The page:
Why a USP Student-Athlete said no to an Ivy League education, and found the best Academic and Tennis option.
Meeting Ethan Martin changes you. He is the kind person that you talk to and afterward, you have realized your time was spent productively.
Working alongside Ethan was not hard. As a college recruiting advisor, our goal is to fulfill the expectation of our student-athletes. Ethan’s was to find a great tennis program that will combine his academic resume with his athletic results. Even with extremely high chances of admission due to an almost perfect score, into some of the best academic programs in the country, Ethan chose the combination of tennis and academics. He is now set to be an RIT Tiger:
USP: What do you think of the recruitment tennis process vs the academic process?
Ethan: There are definitely important parallels between the two; at the end of the day, the most important thing is finding the school that fits you best, regardless of whether or not athletics are included in the equation. Overall, the two processes are analogous: strong results in the competition are the same as test scores, the culture of the team is the same as the atmosphere of the school, and work ethic is the same as extracurricular activities. The key difference for me was that the athletic process divides schools more rigidly than the academic process. D1 schools have extremely different criteria from D3 schools or even D2 ones.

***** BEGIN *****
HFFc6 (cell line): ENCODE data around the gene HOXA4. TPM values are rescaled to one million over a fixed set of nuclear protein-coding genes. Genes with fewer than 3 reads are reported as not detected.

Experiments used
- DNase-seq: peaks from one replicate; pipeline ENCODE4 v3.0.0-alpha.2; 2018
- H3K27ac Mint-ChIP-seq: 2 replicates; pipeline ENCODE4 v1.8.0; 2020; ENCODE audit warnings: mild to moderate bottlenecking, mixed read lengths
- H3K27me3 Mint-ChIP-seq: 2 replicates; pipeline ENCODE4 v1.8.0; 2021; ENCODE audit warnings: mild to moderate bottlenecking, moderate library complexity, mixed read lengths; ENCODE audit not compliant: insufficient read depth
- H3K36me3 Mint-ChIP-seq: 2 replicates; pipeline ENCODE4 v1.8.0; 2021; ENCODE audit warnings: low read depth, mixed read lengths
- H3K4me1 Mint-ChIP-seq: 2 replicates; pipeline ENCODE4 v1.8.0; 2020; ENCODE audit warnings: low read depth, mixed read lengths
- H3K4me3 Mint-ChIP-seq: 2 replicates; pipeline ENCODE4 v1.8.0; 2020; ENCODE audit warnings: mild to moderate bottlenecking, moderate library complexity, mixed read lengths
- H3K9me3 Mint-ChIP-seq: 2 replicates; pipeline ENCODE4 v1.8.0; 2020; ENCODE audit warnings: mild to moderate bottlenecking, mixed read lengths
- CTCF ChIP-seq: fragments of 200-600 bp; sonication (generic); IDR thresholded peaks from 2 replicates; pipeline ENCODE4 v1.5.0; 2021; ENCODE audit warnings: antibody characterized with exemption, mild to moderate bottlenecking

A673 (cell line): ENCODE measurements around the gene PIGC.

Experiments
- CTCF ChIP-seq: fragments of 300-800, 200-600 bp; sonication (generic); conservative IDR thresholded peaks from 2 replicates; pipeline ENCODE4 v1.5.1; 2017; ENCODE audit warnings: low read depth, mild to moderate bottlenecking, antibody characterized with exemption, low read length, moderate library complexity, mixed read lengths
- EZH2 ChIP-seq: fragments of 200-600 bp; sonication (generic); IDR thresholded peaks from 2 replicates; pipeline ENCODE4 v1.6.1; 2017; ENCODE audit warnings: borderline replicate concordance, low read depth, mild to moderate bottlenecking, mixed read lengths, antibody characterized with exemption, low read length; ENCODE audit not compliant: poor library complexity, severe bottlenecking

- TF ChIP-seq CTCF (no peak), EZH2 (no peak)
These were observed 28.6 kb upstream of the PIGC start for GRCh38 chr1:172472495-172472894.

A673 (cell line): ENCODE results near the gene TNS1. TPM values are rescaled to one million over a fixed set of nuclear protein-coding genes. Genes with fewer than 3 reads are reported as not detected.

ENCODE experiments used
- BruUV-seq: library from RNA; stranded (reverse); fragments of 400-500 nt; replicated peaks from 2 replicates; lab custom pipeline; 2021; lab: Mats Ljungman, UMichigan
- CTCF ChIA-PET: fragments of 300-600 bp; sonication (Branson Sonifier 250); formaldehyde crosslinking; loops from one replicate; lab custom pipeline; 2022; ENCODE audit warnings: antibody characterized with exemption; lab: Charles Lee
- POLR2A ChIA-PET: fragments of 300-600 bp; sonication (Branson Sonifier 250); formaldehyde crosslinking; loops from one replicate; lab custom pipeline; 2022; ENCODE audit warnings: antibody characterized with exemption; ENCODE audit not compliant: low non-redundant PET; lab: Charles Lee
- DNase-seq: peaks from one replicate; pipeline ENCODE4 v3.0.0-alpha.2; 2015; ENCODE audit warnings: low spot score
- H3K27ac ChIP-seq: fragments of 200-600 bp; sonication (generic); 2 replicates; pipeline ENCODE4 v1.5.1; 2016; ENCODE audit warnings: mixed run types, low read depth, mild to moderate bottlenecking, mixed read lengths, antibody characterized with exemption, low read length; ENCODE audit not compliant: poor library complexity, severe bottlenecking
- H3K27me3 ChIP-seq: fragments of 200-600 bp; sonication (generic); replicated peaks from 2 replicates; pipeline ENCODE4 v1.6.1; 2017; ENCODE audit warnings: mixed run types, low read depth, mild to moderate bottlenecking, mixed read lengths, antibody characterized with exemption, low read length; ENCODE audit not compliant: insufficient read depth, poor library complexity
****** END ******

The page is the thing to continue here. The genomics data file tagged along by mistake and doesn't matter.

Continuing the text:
USP: What sort of help did you receive in the process?
E: In addition, to help from my family, USP’s direction was the most important aid I received during the recruiting process. Their key contributions were identifying schools that could fit me, helping me format my communications with college coaches, and providing me with another avenue through which to interact with college coaches. Their acumen in the recruiting process was invaluable, helping me interpret unspoken signals and implications from college coaches.
USP: Why did you decide to play tennis in RIT vs academic options that you were in the range to gain admissions, such as Ivy league programs and Carnegie Mellon?
E: Tennis has been such an important part of my life for so long that it felt unnatural, stilted, and wrong to leave it behind in college. While I had options that surpassed RIT academically, RIT provided unique opportunities, such as their co-op program, that made it as viable in the long run as Brown, Carnegie Mellon, or Wash U. At the end of the day, the opportunity to play tennis was worth more to me than the difference between the academics at RIT and the academics at other schools.
USP: What advice will you give to Ethan Martin to do something different?
E: I would tell him to start his applications earlier because stressing about essays on October 31st is not fun.